English education majors represented Slippery Rock University at the Pennsylvania Council for Teachers of English and Language Arts (PCTELA) annual conference at The Doubletree by Hilton in Green Tree, Pennsylvania. The conference took place Friday and Saturday Oct. 24 and 25.
Slippery Rock’s presence was very prominent at the conference. Of the 32 total panels presented, five of them were hosted completely or in-part by current Slippery Rock students, professors and recent graduates in the fields of secondary English, middle-level language arts, elementary education and special education. SRU-hosted panels included titles such as “I Would Have Loved That as a Teen! – Reflecting on YAL that speaks to the pre-service teacher,” “Girls Just Want to Have Fun: Energetic Student Teaching” and “Cultivating Deeper Engagement in the Text with Interactive Read-Alouds of Various Genres.”
Sarah Pruss, a junior middle level English/language arts education major and writing minor hosted a panel titled “Engaging Students with Young Adult Literature” along with two other Slippery Rock students.
“It was great to educate people on something that I love,” Pruss said. “Presenting to people who share the same passion that I do gave me confidence.”
SRU students also hosted a roundtable discussion about introducing non-traditional texts in the classroom. In addition to all of the presenters, several Slippery Rock students, including those from the National Council for Teachers of English (NCTE) attended PCTELA for the conference experience.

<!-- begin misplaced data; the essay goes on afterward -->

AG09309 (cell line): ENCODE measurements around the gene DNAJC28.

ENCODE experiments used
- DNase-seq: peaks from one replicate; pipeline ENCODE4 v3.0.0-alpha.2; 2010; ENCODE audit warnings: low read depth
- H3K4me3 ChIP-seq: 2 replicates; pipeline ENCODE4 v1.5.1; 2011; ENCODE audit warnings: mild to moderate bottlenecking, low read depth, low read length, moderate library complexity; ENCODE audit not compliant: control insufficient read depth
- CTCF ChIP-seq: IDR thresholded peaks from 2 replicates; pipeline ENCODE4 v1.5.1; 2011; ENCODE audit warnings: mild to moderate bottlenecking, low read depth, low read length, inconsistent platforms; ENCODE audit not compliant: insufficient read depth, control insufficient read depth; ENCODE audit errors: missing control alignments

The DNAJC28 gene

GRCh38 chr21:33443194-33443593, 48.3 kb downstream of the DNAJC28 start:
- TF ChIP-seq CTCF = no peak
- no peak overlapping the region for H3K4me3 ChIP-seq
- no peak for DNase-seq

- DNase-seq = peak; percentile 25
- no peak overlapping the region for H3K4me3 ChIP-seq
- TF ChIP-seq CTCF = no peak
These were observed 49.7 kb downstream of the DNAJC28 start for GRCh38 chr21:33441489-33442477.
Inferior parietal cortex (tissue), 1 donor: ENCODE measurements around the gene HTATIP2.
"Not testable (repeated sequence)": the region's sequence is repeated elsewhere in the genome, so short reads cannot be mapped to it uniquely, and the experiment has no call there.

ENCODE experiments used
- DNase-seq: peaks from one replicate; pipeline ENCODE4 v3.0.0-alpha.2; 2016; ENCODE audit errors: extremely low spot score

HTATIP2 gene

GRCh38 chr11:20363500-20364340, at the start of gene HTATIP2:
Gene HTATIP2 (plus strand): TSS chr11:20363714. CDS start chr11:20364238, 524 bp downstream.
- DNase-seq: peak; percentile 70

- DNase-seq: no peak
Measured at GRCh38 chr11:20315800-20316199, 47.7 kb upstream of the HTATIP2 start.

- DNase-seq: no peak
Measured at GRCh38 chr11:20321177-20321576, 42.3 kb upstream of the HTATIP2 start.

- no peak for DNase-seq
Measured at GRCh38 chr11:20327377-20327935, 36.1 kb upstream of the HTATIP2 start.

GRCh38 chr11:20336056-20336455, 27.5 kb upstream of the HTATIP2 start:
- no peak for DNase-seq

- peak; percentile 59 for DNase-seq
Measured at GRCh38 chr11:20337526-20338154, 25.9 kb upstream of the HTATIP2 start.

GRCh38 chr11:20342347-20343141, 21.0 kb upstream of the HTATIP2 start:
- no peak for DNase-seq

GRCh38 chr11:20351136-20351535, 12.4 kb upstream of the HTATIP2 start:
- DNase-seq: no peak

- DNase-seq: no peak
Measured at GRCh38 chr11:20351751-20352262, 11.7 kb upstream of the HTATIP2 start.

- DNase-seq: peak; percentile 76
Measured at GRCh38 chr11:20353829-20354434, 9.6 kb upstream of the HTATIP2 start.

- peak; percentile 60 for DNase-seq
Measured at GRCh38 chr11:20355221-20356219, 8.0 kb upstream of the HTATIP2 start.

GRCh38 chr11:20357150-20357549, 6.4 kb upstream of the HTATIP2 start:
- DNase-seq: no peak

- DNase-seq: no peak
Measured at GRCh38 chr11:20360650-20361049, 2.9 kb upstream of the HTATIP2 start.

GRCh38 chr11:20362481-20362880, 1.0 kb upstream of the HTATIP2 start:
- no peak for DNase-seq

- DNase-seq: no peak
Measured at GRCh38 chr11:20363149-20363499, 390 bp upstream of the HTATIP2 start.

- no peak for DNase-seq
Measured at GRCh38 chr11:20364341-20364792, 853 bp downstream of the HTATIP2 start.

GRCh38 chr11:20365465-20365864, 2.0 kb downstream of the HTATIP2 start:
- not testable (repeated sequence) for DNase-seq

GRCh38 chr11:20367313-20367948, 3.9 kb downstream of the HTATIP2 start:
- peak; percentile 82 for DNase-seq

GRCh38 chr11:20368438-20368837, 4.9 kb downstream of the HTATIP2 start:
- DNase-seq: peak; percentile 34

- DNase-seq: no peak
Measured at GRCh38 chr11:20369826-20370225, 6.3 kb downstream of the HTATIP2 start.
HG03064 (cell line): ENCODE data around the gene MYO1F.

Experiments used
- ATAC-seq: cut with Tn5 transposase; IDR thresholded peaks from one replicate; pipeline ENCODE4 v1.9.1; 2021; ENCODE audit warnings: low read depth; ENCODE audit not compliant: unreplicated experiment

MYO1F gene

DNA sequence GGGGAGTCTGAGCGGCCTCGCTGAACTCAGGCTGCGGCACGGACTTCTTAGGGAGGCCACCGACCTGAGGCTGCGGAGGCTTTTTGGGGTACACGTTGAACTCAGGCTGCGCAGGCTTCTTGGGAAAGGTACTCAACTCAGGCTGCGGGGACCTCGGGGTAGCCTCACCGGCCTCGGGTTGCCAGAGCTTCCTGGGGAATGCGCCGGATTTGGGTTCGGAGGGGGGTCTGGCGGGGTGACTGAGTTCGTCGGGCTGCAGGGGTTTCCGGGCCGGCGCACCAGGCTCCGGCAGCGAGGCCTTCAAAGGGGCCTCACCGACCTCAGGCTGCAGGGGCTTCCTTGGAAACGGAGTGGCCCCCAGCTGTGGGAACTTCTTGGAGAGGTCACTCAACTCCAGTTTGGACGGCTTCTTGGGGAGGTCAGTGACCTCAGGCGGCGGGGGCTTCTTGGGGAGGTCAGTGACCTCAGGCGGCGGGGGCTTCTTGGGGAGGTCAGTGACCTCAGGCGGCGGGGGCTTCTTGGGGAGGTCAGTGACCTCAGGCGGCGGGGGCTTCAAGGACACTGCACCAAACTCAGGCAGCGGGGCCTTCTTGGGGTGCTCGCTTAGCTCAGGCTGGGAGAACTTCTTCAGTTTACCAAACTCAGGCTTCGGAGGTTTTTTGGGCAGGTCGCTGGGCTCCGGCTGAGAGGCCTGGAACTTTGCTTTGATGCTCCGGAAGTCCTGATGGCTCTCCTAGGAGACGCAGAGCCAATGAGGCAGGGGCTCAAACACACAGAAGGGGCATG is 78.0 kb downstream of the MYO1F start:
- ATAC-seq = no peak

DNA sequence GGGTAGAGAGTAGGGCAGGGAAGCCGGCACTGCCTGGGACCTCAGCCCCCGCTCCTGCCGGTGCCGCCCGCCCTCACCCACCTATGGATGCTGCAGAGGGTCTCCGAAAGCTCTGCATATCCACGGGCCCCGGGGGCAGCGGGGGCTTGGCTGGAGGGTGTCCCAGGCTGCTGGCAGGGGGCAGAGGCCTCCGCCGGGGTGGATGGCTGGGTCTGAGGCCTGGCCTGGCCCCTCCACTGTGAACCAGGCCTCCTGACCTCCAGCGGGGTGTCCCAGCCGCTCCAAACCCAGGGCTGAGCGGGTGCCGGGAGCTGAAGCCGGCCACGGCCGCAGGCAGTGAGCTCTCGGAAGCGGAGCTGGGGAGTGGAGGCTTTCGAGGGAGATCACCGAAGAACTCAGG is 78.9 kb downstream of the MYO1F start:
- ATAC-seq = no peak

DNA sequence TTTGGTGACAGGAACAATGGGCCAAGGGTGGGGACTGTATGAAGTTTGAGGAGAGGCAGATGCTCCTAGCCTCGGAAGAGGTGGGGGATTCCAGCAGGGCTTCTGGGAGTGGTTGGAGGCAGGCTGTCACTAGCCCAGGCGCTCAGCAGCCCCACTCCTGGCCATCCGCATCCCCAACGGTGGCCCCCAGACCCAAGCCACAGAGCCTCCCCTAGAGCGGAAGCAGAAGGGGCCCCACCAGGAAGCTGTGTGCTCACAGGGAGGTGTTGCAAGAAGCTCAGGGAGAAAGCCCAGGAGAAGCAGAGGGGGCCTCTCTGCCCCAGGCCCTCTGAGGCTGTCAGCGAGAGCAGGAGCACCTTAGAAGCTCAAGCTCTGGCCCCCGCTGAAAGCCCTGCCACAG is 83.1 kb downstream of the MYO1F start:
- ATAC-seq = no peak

Conference highlights included guest speakers Stephen Chbosky (film director and author of Perks of Being a Wallflower) and Jay Asher (author of Thirteen Reasons Why). After giving motivating speeches geared towards English teachers, they also provided book signings. Sam Deconciliis, who graduated in May 2014 and is currently taking graduate courses at SRU while teaching at Academy Charter School found the speakers to be very inspirational. “Stephen Chbosky and Jay Asher genuinely want students to see that they aren’t alone and that people are here for them,” Deconciliis said. “That’s what we want as teachers. We want to let them know that we are more than just their English teachers, we’re here for support through the most awkward and intimidating years of their lives.”
Tim Oldakowski, English professor and liaison to secondary English education, was responsible for bringing the secondary and middle-level majors to the event. “I find it valuable for students to attend and present at conferences,” Oldakowski said. “It gives them experience beyond the classroom to focus on areas of their interest.”
Next year’s PCTELA conference will be held in Philadelphia, where SRU students are hoping to attend.